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HERITAGE FLORIDA JEWISH NEWS, MAY 4, 2018 PAGE 11A Central Florida Synagogues Orlando Weekday Morning Minyan (Conservative/Egalitarian ), services MondayFriday 7:45 a.m. (9 a.m.national holidays); 2nd floor ChapelJewish Academy of Orlando; 851 N. Maitland Ave., Maitland. For information call 407-298-4650. Celebration Jewish Congregation (R) services and holiday schedules shown at www. JewishCelebration.org ; 407-566-9792. Chabad Lubavitch of North Orlando (O) 1701 Markham Woods Road, Longwood, 407-636-5994, www.jewishorlando.com; services: Friday 7:00 p.m.; Saturday at 9:30 a.m. Chabad of Altamonte Springs (O) 414 Spring Valley Lane, Altamonte Springs, 407280-0535; www.jewishaltamonte.com Chabad of South Orlando (O) 7347 Sand Lake Road, Orlando, 407-354-3660; www. jewishorlando.com ; Shabbat services: Monday-Friday, 8 a.m. and 10 minutes before sunset; Saturday, 9:30 a.m.; Sunday, 8:15 a.m. Chabad of the Space & Treasure Coasts (O) 1190 Highway A1A, Satellite Beach, 321-777-2770. Congregation Ahavas Yisrael/Chabad (O) 708 Lake Howell Rd., Maitland, 407-6442500; www.chabadorlando.org ; services: Sunday, 9 a.m.; Monday-Friday, 7:30 a.m.; Shabbat services: Friday, 6:30 p.m.; Saturday, 9:30 a.m.; Family service, 4th Friday of the month. Congregation Bet Chaim (R) 181 E. Mitchell Hammock, Oviedo, 407-830-7211; www. betchaim.org ; Shabbat services: Friday, 8 p.m. Congregation Beth Am (C) 3899 Sand Lake Road, Longwood, 407-862-3505; www. congbetham.org ; Shabbat services: Friday, 7:30 p.m.; Saturday, 9:30 a.m. Congregation Beth El (C) 2185 Meadowlane Ave., West Melbourne, 321-779-0740; Shabbat services, 1st & 3rd Friday, 8 p.m.; 2nd & 4th Saturdays, 9:30 a.m. Congregation Beth Emeth (R) 2205 Blue Sapphire Circle, Orlando, 407-222-6393; Shabbat service: monthly, 8 p.m. Congregation Beth Israel (Rec) Collins Resource Center, Suite 303, 9401 S.R. 200, Ocala, 352-237-8277; bethisraelocala.org; Shabbat service, second Friday of the month, 8 p.m. Congregation Beth Sholom (R-C) 315 North 13th St., Leesburg, 352-326-3692; www. bethsholomflorida.org ; schedule of services on website. Congregation Beth Shalom (Progressive Conservative) Orange City congregation holds services at 1308 E. Normandy Blvd., Deltona; 386-804-8283; www.mybethshalom. com ; Shabbat services: Friday, 7:30 p.m.; Saturday, 10 a.m. Congregation Bnai Torah (C) 403 N. Nova Rd., Ormond Beach, 32174, 386-672-1174; www.mybnaitorah.com ; Shabbat services: Friday, 8 p.m.; Saturday, 10 a.m. Congregation Chabad Lubavitch of Greater Daytona (O) 1079 W. Granada Blvd., Ormond Beach, 386-672-9300; Shabbat services Friday, 7:30 p.m.; Saturday, 10 a.m. Congregation of Reform Judaism (R) 928 Malone Dr., Orlando, 407-645-0444; www.crjorlando.org : Shabbat services, 7 p.m. 1st, 2nd and 3rd Fridays; 6 p.m., 4th and 5th Fridays; Saturday: 10 a.m. Congregation Mateh Chaim (R) P.O. Box 060847, Palm Bay, 32906, 321-768-6722. Congregation Ohev Shalom (C) 613 Concourse Parkway South, Maitland, 407-2984650; www.ohevshalom.org ; Shabbat service, Friday, 7:30 p.m.; Saturday, 9:30 a.m. Congregation Shalom Aleichem (R) 3501 Oak Pointe Blvd., Kissimmee, 407-9350064; www.shalomaleichem.com ; Shabbat service, 1st and 3rd Fridays of the month, 8 p.m. Congregation Shomer Ysrael (C) 5382 Hoffner Ave., Orlando, 407-227-1258, call for services and holiday schedules. Congregation Sinai (C/R) 303A N. S.R. 27, Minneola; 352-243-5353; congregationsinai.org; services: every Friday, 7:30 p.m.; Shabbat Service evert Saturday, 10 a.m. Orlando Torah Center (O) 8591 Banyan Blvd., Orlando; 347-456-6485; ShacharisShabbos 9 a.m.; Mon.Thurs. 6:45 a.m.; Sun. and Legal Holidays 8 a.m.; Mincha/Maariv Please call for times. Southwest Orlando Jewish Congregation/Ohalei Rivka (C) 11200 S. ApopkaVineland Rd., Orlando, 407-239-5444; Shabbat service, Friday, 7:30 p.m.; Saturday, 9:30 a.m. Temple Beth El (R) 579 N. Nova Rd., Ormond Beach, 386-677-2484. Temple Beth Shalom (R), P.O. Box 031233, Winter Haven, 813-324-2882. Temple Beth Shalom (C) 40 Wellington Drive, Palm Coast, 386-445-3006; Shabbat service, Friday, 8 p.m.; Saturday, 9 a.m. Temple Beth Sholom (C) 5995 N. Wickham Rd. Melbourne, 321-254-6333; www. mytbs.org ; Shabbat services: Friday, 7 p.m.; Saturday: 9:30 a.m. Minyan, Tuesday, 7:30 p.m.; Thursday, 10:00 a.m. Temple Beth Shalom (R) 1109 N.E. 8th Ave., Ocala, 352-629-3587; Shabbat services: Friday, 8 p.m.; Torah study: Saturday, 10:00 a.m. Temple Bnai Darom (R), 49 Banyan Course, Ocala, 352-624-0380; Friday Services 8 p.m. Temple Israel (C) 50 S. Moss Rd., Winter Springs, 407-647-3055; www.tiflorida.org ; Shabbat services: Friday, 7:30 p.m.; Saturday, 9:30 a.m.; Sunday 9:00 a.m. Temple Israel (R), 7350 Lake Andrew Drive, Melbourne, 321-631-9494. Temple Israel (C) 579 N. Nova Road, Ormond Beach, 386-252-3097; Shabbat service, Friday, 7 p.m.; Saturday: 10:30 a.m. Temple Israel of DeLand (R) 1001 E. New York Ave., DeLand, 386-736-1646; www. templeisraelofdeland.org; Friday Shabbat service, 7 p.m.; Saturday, 10:00 a.m. followed by Torah study. Temple Shalom (formerly New Jewish Congregation) (R) 13563 Country Road 101, Oxford, 352-748-1800; www.templeshalomcentralfl.org ; Shabbat services: Friday, 7 p.m.; last Saturday of the month, 9:30 a.m. Temple Shalom of Deltona (R/C) 1785 Elkcam Blvd., Deltona, 386-789-2202; www. shalomdeltona.org; Shabbat service; Saturday: 10 a.m. Temple Shir Shalom (R) Services held at Temple Israel, 50 S. Moss Rd., Winter Springs, 407-366-3556, www.templeshirshalom.org ; Shabbat services: three Fridays each month, 7:30 p.m. Traditional Congregation of Mount Dora (T) Mount Dora, 352-735-4774; www. tcomd.org; Shabbat services: Saturday, 9:30 a.m. sharp. (R) Reform (C) Conservative (O) Orthodox (Rec) Reconstructionist (T) Mehitsa Josefin Dolsten Student organizers of an Israel Independence Day event at New York University, April 19, 2018. They include Adela Cojab, Jenny Labovitz and Esther Bildirici, front row, left to right, and Gabe Hoffman, back row, right. By Josefin Dolsten NEW YORK (JTA)Though it was raining, students still gathered to celebrate Israels Independence Day at New York Universitys downtown Manhattan campus. Passersby mostly rushed by as or ganizers blasted pop music, displayed Israeli flags and shouted Happy Birthday, Israel! Some stopped to grab a blue-and-white cookie. One person shouted at an organizer of Thursdays event who was draped in an Israeli flag, and someone else criti cized the group for a poster featuring a quote by the Rev. Martin Luther King Jr. prais ing the Jewish state, but there were no major disruptions. The relative lack of nega tive reactions put things in perspective for Adela Cojab, a Jewish student leader on campus who said a recent resolution signed by over 50 student groups pledging support to the movement to boycott Israel had made it the worst week of my life. Watching people who walk by and smile reminds me that a list of 50 clubs sounds really big, [but] in a school this big, most people have no idea that this is happening, Cojab, 21, told JTA on Thursday. Last weeks resolution, signed by 53 student groups among the some 300 on campus, was spearheaded by the NYU chapters of Jewish Voice for Peace and Students for Justice in Palestine. In addition to calling on the university to boycott com panies that do business with Israel, the groups also pledged not to co-sponsor any events with two Israel advocacy campus groupsRealize Is rael and TorchPACas well as eight off-campus groups, including Birthright-Taglit, the American Israel Public Affairs Committee and the Anti-Defamation League. The NYU resolution is part of a campaign on college campuses by BDS activists to isolate Israel and its sup porters. On Wednesday, the student government at Bar nard College, a womens col lege affiliated with Columbia University, said that nearly two-thirds of students voted to ask the administration to divest from eight companies doing business with Israel. Both Barnard and NYU have large Jewish student populations, suggesting to some that the tide against Israel has swelled evenor preciselyat campuses that should be friendly to Israel. But the reality is more nuanced. Following the reso lutions publication Cojab, who serves as president of Realize Israel, described the atmosphere on campus sur rounding Israel as one of animosity. But at Thursdays event, she felt relief. The climate that exists is mostly among the activism community and the students who are highly involved in campus life, Cojab said. The NYU administration criticized the resolution, whose signatories included groups such as the Asian American Womens Alliance, the Black Students Union and the Muslim Students Associa tion. A university spokesman said that boycotting student groups is at odds with our traditions and values, and NYU President Andrew Ham ilton denounced BDS at a public forum on Friday. (He had previously said in 2016 that the school would not acquiesce to a demand by its graduate student union to cut its Israel ties.) Gabe Hoffman, who serves as treasurer for Realize Is rael, believes that many of the groups who signed the resolution have overlapping membership. I still think its a group of 15, 20, 30 students that are running 50 groups on campus and its kind of their choir, and their echo chamber doesnt like our echo chamber, he said. Hoffman, 21, said that despite the resolution, he is comfortable identifying pub licly as Jewish and pro-Israel on campus. Its unfortunate that it happens to be those student groups that are running the [student] government, but I still feel proud to walk around with a kippah on my head, proud to walk around with [an Israeli] flag on my back, he said. Still, Realize Israel member Marci Brustman, 19, said the What its like to support Israel at NYU resolution changed her level of comfort about speaking about Israel. Once this protest came out, I feel like I have to hold my tongue in some places, she said. Between handing out cook ies and singing along to He brew songs, Brustman said she was nervous there would be a confrontation at the Yom Haatzmaut event. There definitely is a pit in my stomach right now, she said. Earlier this month, the NYU student government passed a resolution urging the university to look into its policies at a program the university runs in Tel Aviv. The resolution cited an Israeli law enacted last year that bans entry into the country for for eigners who call for a boycott against Israel and said that members of NYUs Jewish Voice for Peace and Students for Justice in Palestine would be affected by the law. Two of the resolutions sig natoriesthe Asian Ameri can Womens Alliance and Brownstone Publication, a black student publication said they decided to sign the resolution because they sym pathized with the struggles of Palestinians. The Asian American Wom ens Alliance was approached by the resolutions sponsors and invited to learn more about the struggles of Pales tinians, Vice President Julia Yuge told JTA in an email. Yuge said her group learned that the Israeli state systematically violates Palestinians rights under international law, including the right to education. In her groups decision to sign the petition, she also cited the fact that academic bodies including the Association for Asian American Studies and the National Womens Studies Associationhave endorsed boycotts of Israel. There are many ways in which Asian-American women relate to their human rights being stripped away, such as the incarceration of Japanese Americans during World War II, Yuge added. Brownstone Publication NYU on page 15A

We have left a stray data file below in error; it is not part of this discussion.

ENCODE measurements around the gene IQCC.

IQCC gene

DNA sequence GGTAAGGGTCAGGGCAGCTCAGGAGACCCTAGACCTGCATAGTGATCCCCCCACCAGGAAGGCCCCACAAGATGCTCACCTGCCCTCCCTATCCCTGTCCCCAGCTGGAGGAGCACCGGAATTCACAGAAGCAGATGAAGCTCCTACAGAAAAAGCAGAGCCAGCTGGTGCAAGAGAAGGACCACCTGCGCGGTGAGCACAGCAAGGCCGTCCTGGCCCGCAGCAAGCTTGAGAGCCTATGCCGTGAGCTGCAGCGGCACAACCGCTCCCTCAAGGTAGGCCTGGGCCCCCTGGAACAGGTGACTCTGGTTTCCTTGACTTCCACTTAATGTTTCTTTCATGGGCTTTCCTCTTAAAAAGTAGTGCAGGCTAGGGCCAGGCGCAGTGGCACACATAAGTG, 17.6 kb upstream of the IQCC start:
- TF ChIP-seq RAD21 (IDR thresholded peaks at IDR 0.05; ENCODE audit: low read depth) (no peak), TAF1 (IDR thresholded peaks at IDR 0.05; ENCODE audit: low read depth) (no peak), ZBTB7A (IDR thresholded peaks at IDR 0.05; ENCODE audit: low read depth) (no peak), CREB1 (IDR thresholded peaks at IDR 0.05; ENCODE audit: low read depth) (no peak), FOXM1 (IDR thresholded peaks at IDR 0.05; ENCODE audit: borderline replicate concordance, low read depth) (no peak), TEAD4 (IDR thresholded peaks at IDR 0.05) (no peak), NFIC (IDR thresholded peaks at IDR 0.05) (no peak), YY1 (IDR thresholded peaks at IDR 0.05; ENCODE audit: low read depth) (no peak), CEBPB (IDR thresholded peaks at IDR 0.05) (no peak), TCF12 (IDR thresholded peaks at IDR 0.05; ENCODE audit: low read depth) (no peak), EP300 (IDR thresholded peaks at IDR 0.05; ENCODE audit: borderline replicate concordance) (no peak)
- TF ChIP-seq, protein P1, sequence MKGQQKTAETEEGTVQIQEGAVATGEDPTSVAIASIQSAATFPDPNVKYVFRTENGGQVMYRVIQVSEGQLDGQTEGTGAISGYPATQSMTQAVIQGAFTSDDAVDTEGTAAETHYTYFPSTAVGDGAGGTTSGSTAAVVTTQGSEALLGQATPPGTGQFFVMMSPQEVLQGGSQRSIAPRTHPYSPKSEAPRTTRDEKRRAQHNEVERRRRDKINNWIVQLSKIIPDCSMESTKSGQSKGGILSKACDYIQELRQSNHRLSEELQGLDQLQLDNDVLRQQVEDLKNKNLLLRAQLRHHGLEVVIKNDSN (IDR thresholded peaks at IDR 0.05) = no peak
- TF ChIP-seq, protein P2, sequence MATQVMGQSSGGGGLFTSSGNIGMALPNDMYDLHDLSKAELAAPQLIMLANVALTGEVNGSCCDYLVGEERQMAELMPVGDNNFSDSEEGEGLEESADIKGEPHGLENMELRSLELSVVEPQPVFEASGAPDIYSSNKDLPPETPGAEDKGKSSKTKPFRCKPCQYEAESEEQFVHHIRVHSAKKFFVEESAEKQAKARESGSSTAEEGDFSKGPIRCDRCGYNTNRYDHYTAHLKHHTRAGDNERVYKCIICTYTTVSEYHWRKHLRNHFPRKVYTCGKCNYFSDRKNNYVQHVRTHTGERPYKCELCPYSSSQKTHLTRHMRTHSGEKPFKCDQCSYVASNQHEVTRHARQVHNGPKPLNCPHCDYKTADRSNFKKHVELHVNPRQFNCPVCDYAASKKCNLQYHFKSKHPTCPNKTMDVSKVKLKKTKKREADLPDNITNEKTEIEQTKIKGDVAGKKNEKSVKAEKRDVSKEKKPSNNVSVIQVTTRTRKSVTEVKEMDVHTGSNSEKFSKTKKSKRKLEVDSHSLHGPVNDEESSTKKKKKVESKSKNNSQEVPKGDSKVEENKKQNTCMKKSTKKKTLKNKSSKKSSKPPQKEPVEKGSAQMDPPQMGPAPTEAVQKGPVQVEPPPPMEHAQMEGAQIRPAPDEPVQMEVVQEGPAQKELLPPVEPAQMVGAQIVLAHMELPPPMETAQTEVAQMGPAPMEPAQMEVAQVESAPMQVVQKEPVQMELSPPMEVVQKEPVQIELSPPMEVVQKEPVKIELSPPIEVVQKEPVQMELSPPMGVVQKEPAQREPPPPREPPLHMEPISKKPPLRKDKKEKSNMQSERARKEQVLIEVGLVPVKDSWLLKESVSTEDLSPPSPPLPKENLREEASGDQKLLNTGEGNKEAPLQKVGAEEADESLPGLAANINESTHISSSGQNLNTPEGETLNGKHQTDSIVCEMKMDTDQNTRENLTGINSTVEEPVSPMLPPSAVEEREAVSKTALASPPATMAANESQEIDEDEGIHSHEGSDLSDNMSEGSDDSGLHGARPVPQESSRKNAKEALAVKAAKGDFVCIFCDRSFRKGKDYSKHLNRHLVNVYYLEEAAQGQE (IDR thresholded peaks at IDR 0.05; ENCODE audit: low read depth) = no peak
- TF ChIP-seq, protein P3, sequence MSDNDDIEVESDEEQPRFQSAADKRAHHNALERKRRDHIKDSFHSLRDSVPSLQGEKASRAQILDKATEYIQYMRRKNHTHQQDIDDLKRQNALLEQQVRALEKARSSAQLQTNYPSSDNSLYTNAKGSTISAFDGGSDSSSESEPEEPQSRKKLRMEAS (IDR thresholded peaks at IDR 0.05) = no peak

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PAGE 12A HERITAGE FLORIDA JEWISH NEWS, MAY 4, 2018 By Barry Gelman HOUSTON (JTA)Over a four-day period at the end of August, Hurricane Harvey drenched this city with over 50 inches of rain, inflicting $125 billion in damages. The result of the flooding was especially devastating for the tight-knit and geographi cally close Jewish community of Houston. Seven major Jew ish institutions have been severely impacted by Harvey, and an estimated 2,000 Jewish families were affected by the floodwaters. United Orthodox Syn agogues was particularly hard hit, as approximately one-third of our member households was damaged by the flood. The waters also destroyed our beautiful sanctuary, and ruined our daily and High Holidays prayer books as well as our extensive Judaica library. Our current building has been the home of our merged congregation since 1960. Harvey was only the latest in a series of floods, includ ing in 2015 and 2016. As I write these words, the main sanctuary, executive wing and classrooms are being demolished. A room that holds memories of so many happy occasions has become a place of tears. We recently held a fare well to the building and joined together one last time in our beautiful sanctuary for morning services. It was a morning of mixed emotions as many spoke about memories of growing up in our syna gogues. Others spoke about the end of an era, while oth ers sat alone in small groups or alone and just cried. I shared some thoughts with the congregation: These walls brought to gether three different congre gations and ultimately com bined them into one united synagogue. The seats of this sanctuary cradled generations of families... grandparents, parents and their children, who came to pray here, to cry here and to rejoice here. These walls have absorbed the sounds of our prayers and the wisdom of our Torah. This room has been the setting where we offered thanksgiv ing for our greatest triumphs and called out to God in tur bulent times. We have expressed our greatest hopes and dreams here. Echoing off the walls of The United Orthodox Synagogues of Houston being demolished. A room in United Orthodox Synagogues of Houston that was stripped of its furniture and floors. Hurricane Harvey destroyed our synagogueheres how were moving on this holy chamber is the life time of our community... the multigenerational and diverse sounds that can only be created by a community like ours. So many of us have seen our kids graduate from UOSGMS [the local Jewish Montessori preschool/kindergarten pro gram] and RMBA [Robert M. Beren Academy, our Modern Orthodox day school] on our bimah. And how many hundreds and hundreds of lollipops have been distrib uted up there... reminding our kids that Torah, shul and community are the sweetest treats they will ever get. Yet there was also hope in the room that day. While it is simplistic and often insensi tive to say things like its just a building or its just stuff, the community is resolute in believing that its strength derives from our members. We are facing a choice of how to rebuild our synagogue and where exactly in the neighborhood it will be. These are important questions, even as we know that we are each others most important resource. For now we will hold services and events in Freed man Hall, a nearby building that has the advantage of being elevated. Its important that we try to save the monu mental stained glass mural that serves as a dramatic backdrop to our bimah. Since the flood, our com munity has seen its prayer books and library replaced, and funds have been raised to help our families recover from the devastation. The outpouring of concern, expressed by hun dreds of volunteers coming to our neighborhood to help and provide food for flooded fami lies for a full month after the hurricane, have been nothing short of extraordinary. One of the most astonishing aspects of our recovery, how ever, is how flooded families have been helping each other. Despite individual suffering and anguish, members of our community have continued to reach out to others. It is so easy (and understandable) for those suffering from loss to close in on themselves and focus only on their own challenges, of which there are manyeconomic, psycho logical, social. I have not seen that. I have seen the opposite. Rabbi Barry Gelman is rabbi of United Orthodox Synagogues of Houston. By Hillel Kuttler WEST PALM BEACH (JTA)Sitting on a couch near his locker at the Houston Astros spring training facil ity here in mid-March, Alex Bregman is reflecting about an encounter his father had at the World Series last fall. It was in Los Angeles, be tween innings of the opening game. Sam Bregman was headed for a Dodger Stadium concession stand to grab a nosh wearing his Astros jersey with the No. 2 and his sur name stitched on the backa facsimile of his sons uniform. The young Bregman, a third baseman, had just slugged a home run off Dodgers ace Clayton Kershaw. A fan grabbed Sam Breg mans arm. Are you Alexs dad? I am, the elder Bregman replied. Is he Jewish? Yeah. Kevork Djansezian/Getty Images Alex Bregman makes a play in Game 7 of the World Series at Dodger Stadium in Los Angeles, Nov. 1, 2017. Alex Bregman is baseballs next Jewish star The man was a Dodger fan, but still he flashed what Sam Bregman described as a look of great contentment at the ballplayers heritage. I got such a kick out of it, Sam Bregman said in a phone interview near his home in Albuquerque, New Mexico. It made me feel so proud. Alex Bregmans take on the encounter: Its definitely cool to have fans around the world give their support. It keeps you motivated to know that everyone has your back. Bregman can expect to have more fans on his bandwagon, Jewish and otherwise, follow ing a strong 2017 season and the first World Series title for the Astrosto which he con tributed mightily He knocked in a run in each of the first five games, added a second home run, threw out a run ner at home plate to preserve a scoreless tie in Game 4 and had the run-scoring single that ended an epic Game 5 in the 10th inning, 13-12. During the 2017 season, the former No. 2 overall draft pick out of Louisiana State averaged .284, pounded 39 doubles and 19 home runs, and stole 17 bases. Two days after the Game 7 road victory, Bregman cel ebrated at the championship parade in Houston. Thou sands of fans lined streets in a city still recovering from Hurricane Harvey flooding a couple of months earlier. To see their pure joy, Bregman said, gave me the chills. The experience capped a memorable year for Bregman that began with his playing for the U.S. team that won the World Baseball Classic title in March. Israels squad, which fin ished sixth overall in the WBC, had sought his ser vices. In retrospect, he said, I probably shouldve played for Israel because I got [just] four at-bats playing as a backup for the Ameri can team. Regardless of who comes calling in 2021, Bregman said, hes unlikely to participate. His Astros will start de fending their championship on Thursday in Arlington, Texas, against the Rangers. Bregman will turn 24 the next day. There are a lot of things I want to accomplish in this game. Winning is right there at the top, Bregman said. We have a great team to repeat as champs. Astros manager A.J. Hinch said he expects Bregman to build off the momentum he generated in the postseason and throughout the whole season last year. While hes established himself as a major league player... hes not even close to what hes going to be, Hinch said. He called Bregman a true baseball rat, someone who loves the game, loves practice, loves being around his teammates. But his mother, Jackie, will tell you that her son is more than about baseball. His foundation, AB for AUDS, provides computer tablets to children with autism and Down syndrome. Brady Columbus, a son of Breg mans former hitting coach and Bregmans godson, is autistic. Jackie Bregman spoke of her sons kindness. Alex is so patient with people, and Im really, really proud of him for that, she said in a phone interview. She recalled her son de fending elementary school classmates being bullied. And he was also on the other end: A boy made fun of Alexs pending bar mitzvah as he was leaving school to meet with the cantor, and a Chinese-American teammate on Alexs basketball squad stood up for him. The experiences, she said, taught him what it was like to be marginalized. Years ago, the family at tended an appearance by several players of the minor league Albuquerque Isotopes. One player was aloof. Sam and I said to Alex, Dont ever be like that, she recalled. But Jackie Bregman also knows her son is driven to excel on the field. He would not mince words. I dont just want to play baseball; I want to be the best, Jackie Bregman remembered her son saying. He was determined. In junior high in Albu querque, Bregman attended a University of New Mexico baseball camp. The Lobos baseball coach, Ray Birming ham, preached dedication to greatness. Alex took that so literally that hed hit in the batting cages until he got calluses, recalled Sam Bregman, who had grown up on the field at Robert F. Kennedy Stadium, where his late father, Stan, worked as a lawyer for the Washington Senators. It was Stan, Grandpa Zayde, who gave his grandson a card set of Jewish baseball players. Someone else who wit nessed that commitment was Darvin Ham, who coached the New Mexico Thunder birds, an NBA Development League team the Bregmans owned. In postgame conversa tions and at the Bregman home, Alex Bregman was like a sponge of information about the makings of athletic achievement, said Ham, now an assistant coach with the Atlanta Hawks. He was a very good lis tener. He took mental notes, said Ham, who considers Alex Bregman a little brother. Bregman explained his early competitive drive. Coach Birmingham said you have to decide, he re called. I woke up at 5 am. to go to the cage to school to the cage: defense and hitting. I did that every day for years, [beginning at] probably age Bregman on page 15A